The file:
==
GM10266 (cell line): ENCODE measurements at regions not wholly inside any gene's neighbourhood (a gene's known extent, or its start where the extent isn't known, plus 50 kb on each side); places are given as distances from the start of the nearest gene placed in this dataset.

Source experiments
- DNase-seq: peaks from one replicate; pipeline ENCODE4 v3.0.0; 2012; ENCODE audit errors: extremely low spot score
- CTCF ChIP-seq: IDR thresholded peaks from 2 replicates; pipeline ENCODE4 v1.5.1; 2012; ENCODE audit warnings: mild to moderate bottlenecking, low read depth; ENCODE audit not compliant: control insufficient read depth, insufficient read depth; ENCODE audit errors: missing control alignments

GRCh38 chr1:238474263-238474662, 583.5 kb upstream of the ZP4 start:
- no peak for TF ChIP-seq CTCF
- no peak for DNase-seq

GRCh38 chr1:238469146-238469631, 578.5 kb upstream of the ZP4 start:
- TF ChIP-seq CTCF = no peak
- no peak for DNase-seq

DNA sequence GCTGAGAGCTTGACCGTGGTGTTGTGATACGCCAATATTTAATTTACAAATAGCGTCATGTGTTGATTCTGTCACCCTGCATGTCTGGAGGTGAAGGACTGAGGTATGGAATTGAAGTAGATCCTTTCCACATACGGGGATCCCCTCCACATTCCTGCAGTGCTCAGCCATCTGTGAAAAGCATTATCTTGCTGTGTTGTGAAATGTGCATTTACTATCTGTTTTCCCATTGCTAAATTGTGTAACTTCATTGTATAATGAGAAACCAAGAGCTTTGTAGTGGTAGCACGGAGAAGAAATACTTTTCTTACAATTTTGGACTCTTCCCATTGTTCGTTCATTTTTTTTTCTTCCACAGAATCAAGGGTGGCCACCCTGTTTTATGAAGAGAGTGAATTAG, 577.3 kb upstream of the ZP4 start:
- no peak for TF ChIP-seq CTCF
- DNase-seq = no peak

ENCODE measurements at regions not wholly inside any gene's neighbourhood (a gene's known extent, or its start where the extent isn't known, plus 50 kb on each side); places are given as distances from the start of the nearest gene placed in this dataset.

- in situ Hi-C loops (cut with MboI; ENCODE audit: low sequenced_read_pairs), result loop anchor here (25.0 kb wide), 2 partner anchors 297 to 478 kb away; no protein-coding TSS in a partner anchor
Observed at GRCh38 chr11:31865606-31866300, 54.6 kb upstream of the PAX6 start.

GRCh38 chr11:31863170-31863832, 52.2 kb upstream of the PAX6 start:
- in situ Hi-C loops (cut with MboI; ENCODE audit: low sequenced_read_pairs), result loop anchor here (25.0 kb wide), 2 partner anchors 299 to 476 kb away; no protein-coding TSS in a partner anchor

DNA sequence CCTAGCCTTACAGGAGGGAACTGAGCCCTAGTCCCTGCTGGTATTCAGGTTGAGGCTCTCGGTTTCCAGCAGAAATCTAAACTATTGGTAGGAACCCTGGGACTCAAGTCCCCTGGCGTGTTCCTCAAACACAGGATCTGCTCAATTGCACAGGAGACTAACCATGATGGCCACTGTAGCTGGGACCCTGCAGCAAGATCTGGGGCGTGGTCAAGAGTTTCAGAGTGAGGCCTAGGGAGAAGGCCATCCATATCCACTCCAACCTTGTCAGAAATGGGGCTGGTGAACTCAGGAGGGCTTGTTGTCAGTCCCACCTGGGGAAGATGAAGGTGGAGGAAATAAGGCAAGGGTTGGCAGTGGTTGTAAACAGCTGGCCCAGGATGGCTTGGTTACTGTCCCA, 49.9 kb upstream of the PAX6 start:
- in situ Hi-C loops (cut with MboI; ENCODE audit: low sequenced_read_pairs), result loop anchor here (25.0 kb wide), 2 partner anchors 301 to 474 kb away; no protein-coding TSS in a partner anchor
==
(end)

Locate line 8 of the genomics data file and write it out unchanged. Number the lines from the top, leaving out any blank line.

GRCh38 chr1:238469146-238469631, 578.5 kb upstream of the ZP4 start: